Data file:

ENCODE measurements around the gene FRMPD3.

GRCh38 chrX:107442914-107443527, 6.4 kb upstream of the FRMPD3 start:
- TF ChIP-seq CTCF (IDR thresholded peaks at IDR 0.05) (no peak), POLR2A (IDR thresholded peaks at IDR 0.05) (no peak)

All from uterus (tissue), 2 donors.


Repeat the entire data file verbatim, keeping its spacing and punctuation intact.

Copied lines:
ENCODE measurements around the gene FRMPD3.

GRCh38 chrX:107442914-107443527, 6.4 kb upstream of the FRMPD3 start:
- TF ChIP-seq CTCF (IDR thresholded peaks at IDR 0.05) (no peak), POLR2A (IDR thresholded peaks at IDR 0.05) (no peak)

All from uterus (tissue), 2 donors.